BISMARCK — Arguments in favor of preserving personal freedom prevailed over safety concerns during a North Dakota House debate on a bill tightening the state's seat belt enforcement Thursday, March 7.

Senate Bill 2060 failed in a 54-38 vote after a spirited and occasionally personal discussion Thursday.

The bill would have repealed North Dakota's law requiring police officers to have other grounds to pull over a driver for being unbuckled. North Dakota is one of 15 states with a secondary seat belt law for adults in a vehicle's front seats, according to the Governors Highway Safety Association.

State law allows for primary seat belt enforcement for minors throughout a vehicle.

Opponents of the bill acknowledged that seat belts save lives but questioned whether the change would prompt many more people to buckle up.

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"Should we continue to erode our freedoms of choice by making this a primary offense, and if we do make it a primary offense, will it actually make any substantial difference in the compliance rate for seat belt usage?" said Rep. Robin Weisz, R-Hurdsfield.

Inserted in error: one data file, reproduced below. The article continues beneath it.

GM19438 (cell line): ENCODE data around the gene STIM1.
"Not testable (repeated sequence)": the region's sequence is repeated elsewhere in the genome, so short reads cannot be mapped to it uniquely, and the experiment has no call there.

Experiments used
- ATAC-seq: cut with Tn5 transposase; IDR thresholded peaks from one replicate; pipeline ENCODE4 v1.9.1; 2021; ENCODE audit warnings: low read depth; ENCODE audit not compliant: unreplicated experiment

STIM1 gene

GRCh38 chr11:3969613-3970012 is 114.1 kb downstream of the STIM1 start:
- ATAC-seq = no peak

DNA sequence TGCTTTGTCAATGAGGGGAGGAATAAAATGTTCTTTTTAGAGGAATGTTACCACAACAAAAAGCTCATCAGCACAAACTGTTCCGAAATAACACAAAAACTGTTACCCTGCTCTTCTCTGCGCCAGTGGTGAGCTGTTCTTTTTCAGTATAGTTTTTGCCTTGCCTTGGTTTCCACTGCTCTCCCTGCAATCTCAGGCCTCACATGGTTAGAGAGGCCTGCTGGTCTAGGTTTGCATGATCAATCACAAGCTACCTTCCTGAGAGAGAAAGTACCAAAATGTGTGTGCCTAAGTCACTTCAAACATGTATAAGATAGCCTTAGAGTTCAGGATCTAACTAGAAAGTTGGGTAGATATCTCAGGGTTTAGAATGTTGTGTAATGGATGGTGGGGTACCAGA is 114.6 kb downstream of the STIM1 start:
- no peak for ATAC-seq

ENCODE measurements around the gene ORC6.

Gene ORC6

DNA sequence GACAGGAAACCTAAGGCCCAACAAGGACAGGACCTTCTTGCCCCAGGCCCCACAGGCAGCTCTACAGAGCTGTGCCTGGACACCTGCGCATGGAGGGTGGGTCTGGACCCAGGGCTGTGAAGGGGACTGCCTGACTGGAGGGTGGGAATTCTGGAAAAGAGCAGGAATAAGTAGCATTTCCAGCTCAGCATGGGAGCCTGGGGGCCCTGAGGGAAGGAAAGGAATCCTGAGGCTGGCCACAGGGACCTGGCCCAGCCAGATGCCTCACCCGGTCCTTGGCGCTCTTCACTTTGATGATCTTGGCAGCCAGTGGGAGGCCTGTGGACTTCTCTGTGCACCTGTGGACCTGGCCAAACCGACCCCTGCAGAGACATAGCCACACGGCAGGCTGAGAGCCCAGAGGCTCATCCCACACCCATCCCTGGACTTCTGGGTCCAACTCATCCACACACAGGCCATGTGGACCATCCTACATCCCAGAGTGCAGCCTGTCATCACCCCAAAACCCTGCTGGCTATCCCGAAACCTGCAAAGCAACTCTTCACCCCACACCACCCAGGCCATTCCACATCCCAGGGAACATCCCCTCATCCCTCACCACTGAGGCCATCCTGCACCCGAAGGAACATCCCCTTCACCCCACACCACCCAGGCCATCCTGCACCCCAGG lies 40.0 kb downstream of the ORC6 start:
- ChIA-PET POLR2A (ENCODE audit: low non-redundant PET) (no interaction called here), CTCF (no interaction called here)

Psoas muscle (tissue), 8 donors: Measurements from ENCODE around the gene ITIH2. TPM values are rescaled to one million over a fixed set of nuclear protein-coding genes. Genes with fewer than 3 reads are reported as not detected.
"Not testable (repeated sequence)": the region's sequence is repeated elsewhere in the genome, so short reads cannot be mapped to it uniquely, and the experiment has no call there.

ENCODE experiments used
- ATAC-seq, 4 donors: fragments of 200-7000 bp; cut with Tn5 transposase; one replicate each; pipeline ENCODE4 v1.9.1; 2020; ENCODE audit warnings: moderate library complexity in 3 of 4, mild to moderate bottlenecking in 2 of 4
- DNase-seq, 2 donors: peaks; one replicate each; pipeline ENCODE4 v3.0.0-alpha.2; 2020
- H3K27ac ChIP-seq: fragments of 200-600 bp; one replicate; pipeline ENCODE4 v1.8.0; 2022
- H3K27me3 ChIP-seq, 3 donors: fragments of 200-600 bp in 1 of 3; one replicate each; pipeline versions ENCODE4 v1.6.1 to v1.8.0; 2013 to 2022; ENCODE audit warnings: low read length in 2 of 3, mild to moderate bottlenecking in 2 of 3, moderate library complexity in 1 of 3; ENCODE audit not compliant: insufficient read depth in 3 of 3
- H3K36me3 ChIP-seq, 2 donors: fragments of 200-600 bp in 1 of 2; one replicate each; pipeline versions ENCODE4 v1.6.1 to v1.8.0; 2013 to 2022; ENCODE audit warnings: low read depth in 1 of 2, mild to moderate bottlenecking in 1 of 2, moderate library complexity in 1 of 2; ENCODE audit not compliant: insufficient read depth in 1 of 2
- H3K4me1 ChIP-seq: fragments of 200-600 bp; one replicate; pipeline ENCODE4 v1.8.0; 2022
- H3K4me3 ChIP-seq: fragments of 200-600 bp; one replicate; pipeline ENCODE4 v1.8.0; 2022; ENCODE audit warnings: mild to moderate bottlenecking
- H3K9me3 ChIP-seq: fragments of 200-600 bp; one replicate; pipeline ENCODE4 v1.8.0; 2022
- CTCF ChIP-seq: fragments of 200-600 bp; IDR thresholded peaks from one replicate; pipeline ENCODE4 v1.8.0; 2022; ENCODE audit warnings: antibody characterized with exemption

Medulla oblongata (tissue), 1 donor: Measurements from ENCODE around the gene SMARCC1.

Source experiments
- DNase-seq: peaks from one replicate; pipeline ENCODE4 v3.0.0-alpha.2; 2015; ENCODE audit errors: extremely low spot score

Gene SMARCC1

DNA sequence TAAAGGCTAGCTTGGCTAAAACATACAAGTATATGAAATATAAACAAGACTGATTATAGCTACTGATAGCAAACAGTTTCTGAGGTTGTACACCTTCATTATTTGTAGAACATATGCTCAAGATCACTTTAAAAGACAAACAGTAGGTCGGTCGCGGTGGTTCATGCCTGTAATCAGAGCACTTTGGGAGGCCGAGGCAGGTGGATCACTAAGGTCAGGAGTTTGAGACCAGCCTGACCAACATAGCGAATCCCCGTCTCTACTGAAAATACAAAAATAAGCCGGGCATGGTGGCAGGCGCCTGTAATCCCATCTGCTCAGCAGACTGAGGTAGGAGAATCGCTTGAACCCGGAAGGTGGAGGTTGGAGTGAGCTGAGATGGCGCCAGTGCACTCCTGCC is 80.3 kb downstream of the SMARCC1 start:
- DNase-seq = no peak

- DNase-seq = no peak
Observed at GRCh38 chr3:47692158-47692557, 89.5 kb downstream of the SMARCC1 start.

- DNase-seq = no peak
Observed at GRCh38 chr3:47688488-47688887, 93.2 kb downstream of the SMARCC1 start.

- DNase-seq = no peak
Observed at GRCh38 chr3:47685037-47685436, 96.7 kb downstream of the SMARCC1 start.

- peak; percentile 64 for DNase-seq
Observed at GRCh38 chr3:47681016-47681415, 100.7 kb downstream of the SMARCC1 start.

Grand Forks Republican Rep. Mark Owens said the change could help police catch drunk drivers disputed personal freedom arguments offered by the bill's detractors.

"Seat belts do matter," he said. "We ... are constantly are passing laws to do what's best for the general welfare of the citizens of North Dakota."

The bill would have also increased fines from $20 to $50 and require that adults wear seat belts in both the front and back seats.

People were unbuckled in roughly half of North Dakota's 77 motor vehicle fatalities in which a seat belt was available in 2018, according to the state Department of Transportation. The state's seat belt use rate of 79.3 percent in 2017 was about 10 percentage points below the national figure, according to federal statistics.

Gov. Doug Burgum, a Republican, voiced support for a primary seat belt law while introducing his administration's "Vision Zero" traffic safety initiative a year ago.

The Senate narrowly approved the bill in January in a redo vote.